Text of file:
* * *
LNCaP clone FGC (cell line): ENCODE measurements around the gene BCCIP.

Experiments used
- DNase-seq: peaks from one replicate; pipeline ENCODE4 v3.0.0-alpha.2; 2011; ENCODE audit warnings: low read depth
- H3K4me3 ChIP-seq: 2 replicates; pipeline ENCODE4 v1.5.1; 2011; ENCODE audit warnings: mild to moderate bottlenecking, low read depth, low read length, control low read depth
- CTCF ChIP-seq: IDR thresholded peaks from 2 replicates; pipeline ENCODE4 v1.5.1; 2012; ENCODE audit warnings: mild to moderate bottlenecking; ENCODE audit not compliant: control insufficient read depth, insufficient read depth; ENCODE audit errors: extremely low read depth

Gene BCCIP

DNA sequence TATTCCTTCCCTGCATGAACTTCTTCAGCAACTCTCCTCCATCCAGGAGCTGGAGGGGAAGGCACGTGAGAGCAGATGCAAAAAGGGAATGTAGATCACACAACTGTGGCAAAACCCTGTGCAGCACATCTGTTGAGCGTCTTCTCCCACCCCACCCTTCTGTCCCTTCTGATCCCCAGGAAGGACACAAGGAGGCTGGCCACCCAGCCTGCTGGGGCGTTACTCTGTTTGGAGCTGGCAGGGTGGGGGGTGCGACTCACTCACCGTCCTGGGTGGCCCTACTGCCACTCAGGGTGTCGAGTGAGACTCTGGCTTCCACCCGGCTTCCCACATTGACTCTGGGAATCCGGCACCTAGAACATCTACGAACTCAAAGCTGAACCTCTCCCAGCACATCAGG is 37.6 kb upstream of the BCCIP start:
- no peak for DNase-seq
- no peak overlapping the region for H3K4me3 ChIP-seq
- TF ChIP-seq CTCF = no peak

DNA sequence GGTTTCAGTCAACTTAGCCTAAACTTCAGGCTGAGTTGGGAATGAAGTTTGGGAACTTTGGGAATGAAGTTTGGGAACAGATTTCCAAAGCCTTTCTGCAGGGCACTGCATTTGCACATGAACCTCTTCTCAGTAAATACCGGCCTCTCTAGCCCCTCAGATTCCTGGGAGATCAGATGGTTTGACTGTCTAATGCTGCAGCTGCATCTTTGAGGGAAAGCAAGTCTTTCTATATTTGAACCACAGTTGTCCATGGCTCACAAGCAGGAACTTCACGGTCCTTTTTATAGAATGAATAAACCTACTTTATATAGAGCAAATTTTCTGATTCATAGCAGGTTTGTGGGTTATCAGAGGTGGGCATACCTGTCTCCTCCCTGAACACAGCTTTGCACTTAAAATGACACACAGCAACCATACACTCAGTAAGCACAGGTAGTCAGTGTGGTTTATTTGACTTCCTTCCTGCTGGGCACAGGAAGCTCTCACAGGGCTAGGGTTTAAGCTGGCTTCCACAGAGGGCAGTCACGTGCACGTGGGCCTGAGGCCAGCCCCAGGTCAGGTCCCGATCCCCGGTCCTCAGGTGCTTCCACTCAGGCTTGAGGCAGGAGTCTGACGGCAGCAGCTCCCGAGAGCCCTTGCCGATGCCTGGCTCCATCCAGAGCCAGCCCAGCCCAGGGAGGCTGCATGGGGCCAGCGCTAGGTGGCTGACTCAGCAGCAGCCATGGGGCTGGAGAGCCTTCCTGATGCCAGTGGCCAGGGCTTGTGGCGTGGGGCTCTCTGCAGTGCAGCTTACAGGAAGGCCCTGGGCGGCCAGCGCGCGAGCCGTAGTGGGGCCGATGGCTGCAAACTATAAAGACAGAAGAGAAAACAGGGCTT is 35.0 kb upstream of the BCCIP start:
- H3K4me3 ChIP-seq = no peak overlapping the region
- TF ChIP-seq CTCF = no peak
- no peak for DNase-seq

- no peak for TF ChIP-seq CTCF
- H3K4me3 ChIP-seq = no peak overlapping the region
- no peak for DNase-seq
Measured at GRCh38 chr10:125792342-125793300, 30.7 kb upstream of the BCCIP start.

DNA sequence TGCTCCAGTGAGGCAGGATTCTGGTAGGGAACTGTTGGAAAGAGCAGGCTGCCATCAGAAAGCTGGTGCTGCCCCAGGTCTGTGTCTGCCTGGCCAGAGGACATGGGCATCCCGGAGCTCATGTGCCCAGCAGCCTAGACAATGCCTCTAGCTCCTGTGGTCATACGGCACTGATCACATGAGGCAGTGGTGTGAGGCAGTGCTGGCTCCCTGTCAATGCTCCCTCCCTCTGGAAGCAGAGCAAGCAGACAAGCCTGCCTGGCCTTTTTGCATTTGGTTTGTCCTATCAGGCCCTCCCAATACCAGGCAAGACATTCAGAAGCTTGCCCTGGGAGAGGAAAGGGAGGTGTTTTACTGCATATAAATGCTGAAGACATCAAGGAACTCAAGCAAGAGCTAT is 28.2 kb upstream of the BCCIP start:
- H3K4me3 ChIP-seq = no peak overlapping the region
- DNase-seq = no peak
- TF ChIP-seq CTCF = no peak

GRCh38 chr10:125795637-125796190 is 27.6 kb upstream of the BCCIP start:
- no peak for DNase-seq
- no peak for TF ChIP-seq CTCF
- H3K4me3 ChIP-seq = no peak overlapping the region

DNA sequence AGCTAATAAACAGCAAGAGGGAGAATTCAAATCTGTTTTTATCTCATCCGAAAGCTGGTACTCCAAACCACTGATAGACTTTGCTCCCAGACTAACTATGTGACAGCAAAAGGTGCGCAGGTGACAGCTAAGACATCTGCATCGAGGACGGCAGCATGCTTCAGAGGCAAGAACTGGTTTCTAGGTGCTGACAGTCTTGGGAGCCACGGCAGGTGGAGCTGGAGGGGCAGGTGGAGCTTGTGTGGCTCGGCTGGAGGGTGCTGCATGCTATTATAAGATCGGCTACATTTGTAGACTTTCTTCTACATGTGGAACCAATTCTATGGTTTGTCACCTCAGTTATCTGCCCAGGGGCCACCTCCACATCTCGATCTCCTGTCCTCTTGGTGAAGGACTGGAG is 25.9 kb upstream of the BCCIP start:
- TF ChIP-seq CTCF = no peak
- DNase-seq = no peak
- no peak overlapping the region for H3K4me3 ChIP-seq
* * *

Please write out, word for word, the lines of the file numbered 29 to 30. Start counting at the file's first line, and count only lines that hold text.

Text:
- DNase-seq = no peak
- no peak overlapping the region for H3K4me3 ChIP-seq